Thursday, October 14, 2010


I wonder sometimes if our technological advances in the church are limited to twitter, facebook, and a clover site webpage. Don't get me wrong, I think all of these things are very useful. I've been on facebook and twitter already today, and I love the site we've built through clover. But is that all?

What other areas of technology can we use in the church? I believe innovation is good for God's church. I believe that I am called to be on the cutting edge of the church's technological revolution. But it seems that there should be more options. What are you using? What else is out there? Which direction do I need to look?


Wednesday, October 13, 2010

Artists part 2

I had an interesting conversation today at the Center. It's interesting on two fronts because to me it is a delicate balance between post modern church and Christendom as well as a balance between artistic and more practical people. This is a slight on neither, just observation and hopefully a conversation starter.

I had suggested that we invite artists in our congregation to take part in our worship by adding their art in whichever capacity that meant. We've been good at recruiting new singers to add their ministry, but what about the artists that used other mediums. the painters sculptors poets dancers etc. And the conversation came up, what if it doesn't match the vision of our congregation?

This is a fair question. What if a given person's artistic vision didn't match that of our congregation. It would be insulting to turn away their gift and that could cause a rift/division that could be harmful to that persons relationship with the church. But on the other side of the coin it would be difficult as a person working at the church to lift up something that didn't fit along with the vision of the church.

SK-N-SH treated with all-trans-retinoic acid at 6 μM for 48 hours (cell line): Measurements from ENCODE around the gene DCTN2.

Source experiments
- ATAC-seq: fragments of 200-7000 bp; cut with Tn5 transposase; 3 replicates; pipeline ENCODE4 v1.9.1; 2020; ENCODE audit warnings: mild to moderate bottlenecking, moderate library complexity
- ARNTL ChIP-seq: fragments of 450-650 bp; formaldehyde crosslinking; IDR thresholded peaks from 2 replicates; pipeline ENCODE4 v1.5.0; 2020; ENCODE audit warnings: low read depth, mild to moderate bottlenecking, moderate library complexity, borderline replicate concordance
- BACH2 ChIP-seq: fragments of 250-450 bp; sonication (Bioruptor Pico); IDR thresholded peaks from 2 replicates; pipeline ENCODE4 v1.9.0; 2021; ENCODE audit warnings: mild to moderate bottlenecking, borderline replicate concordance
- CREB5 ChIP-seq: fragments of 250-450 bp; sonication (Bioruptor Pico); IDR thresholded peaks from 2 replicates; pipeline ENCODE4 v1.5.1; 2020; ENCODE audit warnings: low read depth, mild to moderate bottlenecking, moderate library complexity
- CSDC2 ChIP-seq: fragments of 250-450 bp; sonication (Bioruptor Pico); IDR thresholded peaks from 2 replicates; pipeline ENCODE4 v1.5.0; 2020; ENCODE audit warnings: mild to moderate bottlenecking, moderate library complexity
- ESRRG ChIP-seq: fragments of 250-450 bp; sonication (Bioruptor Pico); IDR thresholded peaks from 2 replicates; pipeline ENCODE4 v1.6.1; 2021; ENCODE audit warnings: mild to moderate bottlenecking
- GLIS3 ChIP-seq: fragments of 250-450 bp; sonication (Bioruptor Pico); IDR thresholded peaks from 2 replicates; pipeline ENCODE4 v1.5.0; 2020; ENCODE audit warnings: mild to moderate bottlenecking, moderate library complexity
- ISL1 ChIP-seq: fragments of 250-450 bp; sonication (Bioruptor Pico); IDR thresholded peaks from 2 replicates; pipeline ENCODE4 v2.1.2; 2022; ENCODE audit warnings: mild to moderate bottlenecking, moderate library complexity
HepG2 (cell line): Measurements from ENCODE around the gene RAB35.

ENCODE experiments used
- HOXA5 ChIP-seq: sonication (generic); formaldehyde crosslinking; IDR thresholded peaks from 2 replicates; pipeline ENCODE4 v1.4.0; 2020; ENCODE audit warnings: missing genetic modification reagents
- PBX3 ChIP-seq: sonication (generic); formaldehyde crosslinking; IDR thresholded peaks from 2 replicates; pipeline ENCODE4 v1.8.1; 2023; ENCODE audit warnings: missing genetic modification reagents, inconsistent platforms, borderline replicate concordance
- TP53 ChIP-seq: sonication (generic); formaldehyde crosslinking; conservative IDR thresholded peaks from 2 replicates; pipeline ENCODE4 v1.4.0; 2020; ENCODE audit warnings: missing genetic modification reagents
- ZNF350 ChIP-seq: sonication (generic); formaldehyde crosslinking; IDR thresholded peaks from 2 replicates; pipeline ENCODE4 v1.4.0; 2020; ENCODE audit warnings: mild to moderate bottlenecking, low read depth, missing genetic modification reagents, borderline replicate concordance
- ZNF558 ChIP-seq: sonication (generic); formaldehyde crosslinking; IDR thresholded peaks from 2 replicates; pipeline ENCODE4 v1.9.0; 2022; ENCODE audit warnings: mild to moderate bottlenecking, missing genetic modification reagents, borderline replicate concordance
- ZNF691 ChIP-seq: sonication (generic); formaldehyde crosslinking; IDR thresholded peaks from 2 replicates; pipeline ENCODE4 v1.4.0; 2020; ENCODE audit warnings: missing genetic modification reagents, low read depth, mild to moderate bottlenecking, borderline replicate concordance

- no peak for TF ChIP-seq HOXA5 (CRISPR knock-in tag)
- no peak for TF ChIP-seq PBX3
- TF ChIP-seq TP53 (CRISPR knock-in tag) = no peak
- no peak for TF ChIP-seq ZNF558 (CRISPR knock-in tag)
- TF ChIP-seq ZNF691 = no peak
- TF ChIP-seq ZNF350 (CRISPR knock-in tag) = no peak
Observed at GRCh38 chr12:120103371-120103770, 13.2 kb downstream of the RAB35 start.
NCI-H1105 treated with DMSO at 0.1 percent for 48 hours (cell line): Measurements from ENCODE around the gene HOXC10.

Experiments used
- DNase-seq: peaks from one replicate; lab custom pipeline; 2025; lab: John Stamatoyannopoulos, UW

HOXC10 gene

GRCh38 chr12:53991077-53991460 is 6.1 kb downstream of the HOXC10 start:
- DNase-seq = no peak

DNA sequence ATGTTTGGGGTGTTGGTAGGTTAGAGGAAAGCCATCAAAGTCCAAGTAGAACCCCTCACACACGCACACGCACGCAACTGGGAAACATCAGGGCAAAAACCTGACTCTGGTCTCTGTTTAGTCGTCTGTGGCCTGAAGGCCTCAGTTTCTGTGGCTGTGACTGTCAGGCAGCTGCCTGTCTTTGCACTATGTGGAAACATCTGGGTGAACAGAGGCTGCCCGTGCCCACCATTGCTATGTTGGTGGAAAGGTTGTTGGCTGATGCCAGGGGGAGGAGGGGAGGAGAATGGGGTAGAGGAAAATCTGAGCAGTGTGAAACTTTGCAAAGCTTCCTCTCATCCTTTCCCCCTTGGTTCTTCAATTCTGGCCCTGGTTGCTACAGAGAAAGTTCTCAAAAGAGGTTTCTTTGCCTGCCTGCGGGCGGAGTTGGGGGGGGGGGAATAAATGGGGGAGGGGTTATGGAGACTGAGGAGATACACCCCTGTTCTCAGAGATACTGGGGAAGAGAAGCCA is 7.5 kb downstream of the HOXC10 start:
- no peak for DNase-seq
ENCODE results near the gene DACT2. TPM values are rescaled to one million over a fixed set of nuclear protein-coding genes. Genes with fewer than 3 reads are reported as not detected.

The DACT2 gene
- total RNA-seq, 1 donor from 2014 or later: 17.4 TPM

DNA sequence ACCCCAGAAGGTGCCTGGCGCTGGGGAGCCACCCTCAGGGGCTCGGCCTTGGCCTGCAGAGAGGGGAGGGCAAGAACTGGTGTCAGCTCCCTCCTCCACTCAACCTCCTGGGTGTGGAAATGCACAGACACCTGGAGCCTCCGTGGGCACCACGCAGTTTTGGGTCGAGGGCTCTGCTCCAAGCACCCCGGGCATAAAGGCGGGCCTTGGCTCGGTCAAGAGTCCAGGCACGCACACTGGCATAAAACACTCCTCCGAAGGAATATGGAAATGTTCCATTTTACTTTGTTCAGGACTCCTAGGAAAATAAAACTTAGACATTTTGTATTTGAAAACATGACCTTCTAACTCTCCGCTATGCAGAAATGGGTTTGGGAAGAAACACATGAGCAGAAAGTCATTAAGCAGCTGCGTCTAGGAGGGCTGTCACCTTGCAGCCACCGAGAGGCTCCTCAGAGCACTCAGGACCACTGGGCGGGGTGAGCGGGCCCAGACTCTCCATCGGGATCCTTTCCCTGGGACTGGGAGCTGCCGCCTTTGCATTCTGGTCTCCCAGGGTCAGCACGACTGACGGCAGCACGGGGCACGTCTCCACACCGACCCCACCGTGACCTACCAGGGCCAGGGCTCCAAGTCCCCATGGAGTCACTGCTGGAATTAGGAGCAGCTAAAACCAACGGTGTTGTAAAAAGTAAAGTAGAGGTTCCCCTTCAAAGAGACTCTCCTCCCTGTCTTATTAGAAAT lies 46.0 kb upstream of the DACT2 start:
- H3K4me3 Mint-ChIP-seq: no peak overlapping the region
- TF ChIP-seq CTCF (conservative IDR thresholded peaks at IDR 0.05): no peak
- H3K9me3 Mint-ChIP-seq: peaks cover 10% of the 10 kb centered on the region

The other interesting aspect is those in our congregation that are more traditionalist and interested in becoming "just another Lutheran church." Would they outright reject any new artistic expression during worship or in our worship space?

Lots of potential issues here. I'm certain that this kind of debate has kept creative arts out of worship spaces across the world. What are your experiences with artistic expression in worship? Positive or negative experiences?

i'm going to keep pondering this a while.

Thursday, October 7, 2010

A New Confession

The 16th and 17th centuries are loaded with confessions. Every major protestant group leaving the Catholic church did so by writing down their particular beliefs and creeds. Looking around today, you don't see much of that going on anymore. Most famous pastors and preachers have great self help books. There are volumes on the post-modern and emerging church. Every political group of Christians has their own writings and you even see religious fiction popping up all over the place.

Are we content with our current confessions?